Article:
38. Chapter 6 Goods and Service Design • Customer Benefit Package (CBP) Design & Servicescape at Starbucks • “We’ve known for a long time that Starbucks is more than just a wonderful cup of coffee. It’s the experience … We saw that [Hear Music stores] were doing for music what we had done for coffee.” • Starbucks decided to quit serving a warm breakfast in all Starbucks stores because the egg-and-cheese breakfast sandwiches were interfering with the aroma of the coffee in stores.

  39. Chapter 6 Goods and Service Design • Service process design is the activity of developing an efficient sequence of activities to satisfy internal and external customer requirements. • Specifications on how work is done at job and process levels. • Flowcharts of process flows integrate layout, technology, servicescape, and organizational structure (see Chapter 7).

  40. Chapter 6 Goods and Service Design • Service Delivery System Design • Technology and information support systems: • What technology does each job require? • What information technology best integrates all parts of the value chain? • Technology ensures speed, accuracy, customization, and flexibility.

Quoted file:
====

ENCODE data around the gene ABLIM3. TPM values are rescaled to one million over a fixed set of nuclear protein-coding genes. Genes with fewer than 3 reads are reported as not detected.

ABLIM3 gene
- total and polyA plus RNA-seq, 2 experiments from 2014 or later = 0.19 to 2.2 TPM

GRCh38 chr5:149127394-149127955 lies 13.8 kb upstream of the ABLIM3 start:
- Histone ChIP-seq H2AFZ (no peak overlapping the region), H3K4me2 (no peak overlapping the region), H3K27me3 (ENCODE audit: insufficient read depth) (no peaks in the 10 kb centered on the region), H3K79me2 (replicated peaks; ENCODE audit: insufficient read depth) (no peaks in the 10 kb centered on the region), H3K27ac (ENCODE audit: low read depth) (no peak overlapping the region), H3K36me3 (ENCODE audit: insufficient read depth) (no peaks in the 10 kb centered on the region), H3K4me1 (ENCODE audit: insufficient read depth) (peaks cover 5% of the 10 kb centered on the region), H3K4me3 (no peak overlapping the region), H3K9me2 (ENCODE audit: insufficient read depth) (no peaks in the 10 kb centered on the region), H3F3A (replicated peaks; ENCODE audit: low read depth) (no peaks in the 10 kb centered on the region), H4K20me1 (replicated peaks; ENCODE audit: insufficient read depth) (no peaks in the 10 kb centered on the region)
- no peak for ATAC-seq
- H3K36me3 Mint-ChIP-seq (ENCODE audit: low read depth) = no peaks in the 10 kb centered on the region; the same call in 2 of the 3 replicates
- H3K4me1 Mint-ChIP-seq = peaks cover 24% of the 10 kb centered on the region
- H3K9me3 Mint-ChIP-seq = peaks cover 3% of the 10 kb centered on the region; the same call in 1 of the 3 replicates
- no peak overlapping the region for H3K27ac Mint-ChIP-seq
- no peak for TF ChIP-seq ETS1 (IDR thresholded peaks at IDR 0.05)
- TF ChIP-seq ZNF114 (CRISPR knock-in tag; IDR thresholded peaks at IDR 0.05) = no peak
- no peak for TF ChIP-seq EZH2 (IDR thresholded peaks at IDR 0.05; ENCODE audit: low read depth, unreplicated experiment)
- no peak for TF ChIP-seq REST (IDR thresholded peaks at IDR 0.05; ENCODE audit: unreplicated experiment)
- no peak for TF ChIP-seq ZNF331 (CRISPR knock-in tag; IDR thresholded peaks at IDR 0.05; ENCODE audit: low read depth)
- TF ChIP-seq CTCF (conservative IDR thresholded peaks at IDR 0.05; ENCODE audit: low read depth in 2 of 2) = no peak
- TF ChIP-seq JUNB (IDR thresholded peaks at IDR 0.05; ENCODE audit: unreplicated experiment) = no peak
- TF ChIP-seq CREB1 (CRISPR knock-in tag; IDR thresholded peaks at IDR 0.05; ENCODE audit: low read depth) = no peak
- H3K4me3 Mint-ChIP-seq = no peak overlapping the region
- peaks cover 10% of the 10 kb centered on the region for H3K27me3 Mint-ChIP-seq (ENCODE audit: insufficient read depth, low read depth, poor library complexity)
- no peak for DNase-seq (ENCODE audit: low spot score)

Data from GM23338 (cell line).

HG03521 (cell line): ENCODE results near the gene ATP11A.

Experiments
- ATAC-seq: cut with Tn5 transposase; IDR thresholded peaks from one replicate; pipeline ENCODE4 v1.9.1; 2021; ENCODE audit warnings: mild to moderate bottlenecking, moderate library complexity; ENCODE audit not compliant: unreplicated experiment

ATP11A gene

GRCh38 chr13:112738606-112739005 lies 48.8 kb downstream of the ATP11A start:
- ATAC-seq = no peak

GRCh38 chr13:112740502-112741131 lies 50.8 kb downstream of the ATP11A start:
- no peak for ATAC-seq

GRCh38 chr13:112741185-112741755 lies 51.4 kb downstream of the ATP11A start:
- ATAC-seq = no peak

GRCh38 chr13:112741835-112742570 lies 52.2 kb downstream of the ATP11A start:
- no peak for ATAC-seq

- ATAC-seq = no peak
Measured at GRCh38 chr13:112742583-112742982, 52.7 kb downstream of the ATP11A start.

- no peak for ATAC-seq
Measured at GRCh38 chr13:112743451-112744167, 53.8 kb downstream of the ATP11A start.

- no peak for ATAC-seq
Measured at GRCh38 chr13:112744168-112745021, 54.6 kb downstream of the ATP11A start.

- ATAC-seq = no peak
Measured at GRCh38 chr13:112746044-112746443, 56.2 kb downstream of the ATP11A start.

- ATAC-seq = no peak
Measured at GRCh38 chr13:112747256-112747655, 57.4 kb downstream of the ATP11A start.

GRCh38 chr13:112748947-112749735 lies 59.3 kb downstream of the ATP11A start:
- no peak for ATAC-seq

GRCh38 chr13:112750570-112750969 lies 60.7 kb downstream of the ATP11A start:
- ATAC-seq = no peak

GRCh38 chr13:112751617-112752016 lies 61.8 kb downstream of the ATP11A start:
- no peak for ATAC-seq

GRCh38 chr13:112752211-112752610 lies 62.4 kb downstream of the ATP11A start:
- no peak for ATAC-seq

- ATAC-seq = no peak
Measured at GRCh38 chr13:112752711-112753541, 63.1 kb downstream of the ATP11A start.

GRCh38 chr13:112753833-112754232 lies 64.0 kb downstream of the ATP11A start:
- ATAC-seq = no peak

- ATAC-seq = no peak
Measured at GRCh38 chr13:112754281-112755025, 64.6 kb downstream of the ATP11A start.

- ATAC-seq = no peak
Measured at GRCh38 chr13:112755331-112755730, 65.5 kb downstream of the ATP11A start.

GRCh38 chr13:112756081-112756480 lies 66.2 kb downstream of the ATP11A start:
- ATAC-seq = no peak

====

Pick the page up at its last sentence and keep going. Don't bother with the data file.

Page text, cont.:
41. Chapter 6 Goods and Service Design • Service Delivery System Design • Organizational structure: • Organize by process or by function. • Who owns the process? • Functional approach requires many different handoffs between work activities and no one owns the total process.

  42. Chapter 6 Goods and Service Design • Service encounter designfocuses on the interaction, directly or indirectly, between the service provider and the customer. • The Principal dimensions include: • Customer contact behavior and skills • Service provider selection, development, and empowerment • Recognition and reward • Service recovery and guarantees

  43. Customer Contact Customer contact refers to the physical or virtual presence of the customer in the service delivery system during a service experience. Customer contact is measured by the percentage of time the customer must be in the system relative to the total time it takes to provide the service. Systems in which the percentage is high are called high-contact systems; those in which it is low are called low-contact systems. Chapter 6 Goods and Service Design

  44. Customer Contact Examples of high-contact systems are estate planning and hotel check-in. Examples of low-contact systems are construction services and package sorting and distribution. High customer contact areas of the organization are sometimes described as the "front room or front office" and low customer contact areas as "back room or back office." Chapter 6 Goods and Service Design